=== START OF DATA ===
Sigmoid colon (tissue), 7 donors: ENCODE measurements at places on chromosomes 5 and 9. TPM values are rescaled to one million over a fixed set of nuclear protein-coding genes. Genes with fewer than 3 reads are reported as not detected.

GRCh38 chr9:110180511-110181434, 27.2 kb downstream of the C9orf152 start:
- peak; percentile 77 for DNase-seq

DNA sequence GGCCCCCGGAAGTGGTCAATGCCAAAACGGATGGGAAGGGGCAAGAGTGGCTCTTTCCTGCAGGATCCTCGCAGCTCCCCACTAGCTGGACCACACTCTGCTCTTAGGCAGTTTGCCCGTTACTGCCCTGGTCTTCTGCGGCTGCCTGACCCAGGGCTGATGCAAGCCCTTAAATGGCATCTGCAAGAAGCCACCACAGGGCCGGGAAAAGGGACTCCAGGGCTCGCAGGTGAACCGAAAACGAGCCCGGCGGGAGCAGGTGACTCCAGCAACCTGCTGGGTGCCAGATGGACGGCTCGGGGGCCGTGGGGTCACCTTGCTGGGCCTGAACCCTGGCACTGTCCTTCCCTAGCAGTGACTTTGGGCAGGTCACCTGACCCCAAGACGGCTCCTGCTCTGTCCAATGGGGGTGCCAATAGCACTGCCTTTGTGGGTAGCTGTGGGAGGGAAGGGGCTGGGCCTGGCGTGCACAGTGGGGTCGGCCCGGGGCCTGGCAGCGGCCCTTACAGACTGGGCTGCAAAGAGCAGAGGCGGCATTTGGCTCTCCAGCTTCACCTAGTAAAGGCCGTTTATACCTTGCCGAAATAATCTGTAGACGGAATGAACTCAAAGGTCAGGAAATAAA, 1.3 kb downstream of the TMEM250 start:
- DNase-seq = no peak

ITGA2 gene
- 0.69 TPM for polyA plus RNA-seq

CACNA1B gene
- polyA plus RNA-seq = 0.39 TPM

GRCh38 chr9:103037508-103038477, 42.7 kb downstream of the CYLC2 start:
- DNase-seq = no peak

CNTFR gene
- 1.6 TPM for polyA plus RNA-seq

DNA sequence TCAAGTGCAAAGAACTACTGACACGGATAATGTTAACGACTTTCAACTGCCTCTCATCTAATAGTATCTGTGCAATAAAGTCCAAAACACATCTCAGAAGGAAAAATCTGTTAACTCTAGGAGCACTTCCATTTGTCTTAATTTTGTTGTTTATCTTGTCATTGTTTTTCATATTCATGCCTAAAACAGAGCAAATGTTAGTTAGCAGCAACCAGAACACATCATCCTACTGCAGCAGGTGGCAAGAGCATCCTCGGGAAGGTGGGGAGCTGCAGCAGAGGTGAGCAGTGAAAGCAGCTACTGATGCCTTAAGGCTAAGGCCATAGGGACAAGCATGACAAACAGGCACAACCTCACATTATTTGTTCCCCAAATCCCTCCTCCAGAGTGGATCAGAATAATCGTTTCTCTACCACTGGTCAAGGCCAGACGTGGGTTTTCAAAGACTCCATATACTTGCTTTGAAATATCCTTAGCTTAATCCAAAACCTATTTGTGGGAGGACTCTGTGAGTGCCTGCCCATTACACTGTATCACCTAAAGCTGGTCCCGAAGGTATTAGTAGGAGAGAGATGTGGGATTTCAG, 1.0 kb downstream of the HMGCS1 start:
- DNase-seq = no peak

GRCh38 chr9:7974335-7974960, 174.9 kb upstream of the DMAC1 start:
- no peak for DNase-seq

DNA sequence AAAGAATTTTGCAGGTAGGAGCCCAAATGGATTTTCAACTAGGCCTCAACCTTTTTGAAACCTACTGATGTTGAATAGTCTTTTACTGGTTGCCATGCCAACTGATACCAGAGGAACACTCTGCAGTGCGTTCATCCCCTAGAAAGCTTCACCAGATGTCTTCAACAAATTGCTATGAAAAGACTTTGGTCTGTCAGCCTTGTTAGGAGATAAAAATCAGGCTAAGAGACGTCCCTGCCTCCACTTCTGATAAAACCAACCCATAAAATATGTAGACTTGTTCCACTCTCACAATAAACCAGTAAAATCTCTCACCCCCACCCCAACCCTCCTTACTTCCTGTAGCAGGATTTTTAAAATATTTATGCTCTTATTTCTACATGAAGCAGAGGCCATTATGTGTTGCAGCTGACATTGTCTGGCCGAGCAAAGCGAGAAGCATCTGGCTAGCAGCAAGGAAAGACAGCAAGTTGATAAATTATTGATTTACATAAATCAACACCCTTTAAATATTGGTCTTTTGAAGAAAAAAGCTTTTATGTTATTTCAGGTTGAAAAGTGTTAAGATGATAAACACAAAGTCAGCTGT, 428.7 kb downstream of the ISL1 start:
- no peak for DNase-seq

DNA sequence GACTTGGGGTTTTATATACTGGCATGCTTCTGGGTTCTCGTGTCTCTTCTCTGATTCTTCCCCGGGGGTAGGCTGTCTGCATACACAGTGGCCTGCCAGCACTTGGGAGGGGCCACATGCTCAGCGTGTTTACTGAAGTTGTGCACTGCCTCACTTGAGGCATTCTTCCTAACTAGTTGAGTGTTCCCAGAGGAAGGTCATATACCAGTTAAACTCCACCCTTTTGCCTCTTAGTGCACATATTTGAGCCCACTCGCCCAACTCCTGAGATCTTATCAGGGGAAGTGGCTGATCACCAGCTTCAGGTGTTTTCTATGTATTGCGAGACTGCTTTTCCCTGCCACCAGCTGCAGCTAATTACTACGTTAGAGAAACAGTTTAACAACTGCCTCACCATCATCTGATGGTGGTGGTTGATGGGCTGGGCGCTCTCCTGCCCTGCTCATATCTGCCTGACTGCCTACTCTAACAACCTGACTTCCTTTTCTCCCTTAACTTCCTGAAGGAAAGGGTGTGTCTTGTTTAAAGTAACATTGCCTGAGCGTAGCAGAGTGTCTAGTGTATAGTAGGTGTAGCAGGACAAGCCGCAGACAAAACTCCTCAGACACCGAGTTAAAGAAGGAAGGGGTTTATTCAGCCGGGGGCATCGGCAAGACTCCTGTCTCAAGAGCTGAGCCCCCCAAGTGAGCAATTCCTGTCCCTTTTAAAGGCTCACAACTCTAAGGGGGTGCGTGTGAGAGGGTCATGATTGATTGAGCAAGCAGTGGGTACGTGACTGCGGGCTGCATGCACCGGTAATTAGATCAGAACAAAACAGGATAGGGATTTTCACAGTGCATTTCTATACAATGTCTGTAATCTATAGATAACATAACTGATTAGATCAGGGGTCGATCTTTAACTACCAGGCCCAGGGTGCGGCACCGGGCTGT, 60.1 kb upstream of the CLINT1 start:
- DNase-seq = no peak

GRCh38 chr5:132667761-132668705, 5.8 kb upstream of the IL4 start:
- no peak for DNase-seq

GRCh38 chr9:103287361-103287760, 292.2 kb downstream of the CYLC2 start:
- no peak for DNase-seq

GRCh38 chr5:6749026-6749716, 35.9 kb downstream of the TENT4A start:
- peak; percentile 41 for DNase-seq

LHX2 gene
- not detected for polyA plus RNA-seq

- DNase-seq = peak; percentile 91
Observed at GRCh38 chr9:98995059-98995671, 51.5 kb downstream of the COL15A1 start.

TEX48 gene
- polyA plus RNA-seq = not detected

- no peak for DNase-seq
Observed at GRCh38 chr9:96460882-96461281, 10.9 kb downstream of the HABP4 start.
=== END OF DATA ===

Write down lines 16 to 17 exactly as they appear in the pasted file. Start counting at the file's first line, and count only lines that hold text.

GRCh38 chr9:7974335-7974960, 174.9 kb upstream of the DMAC1 start:
- no peak for DNase-seq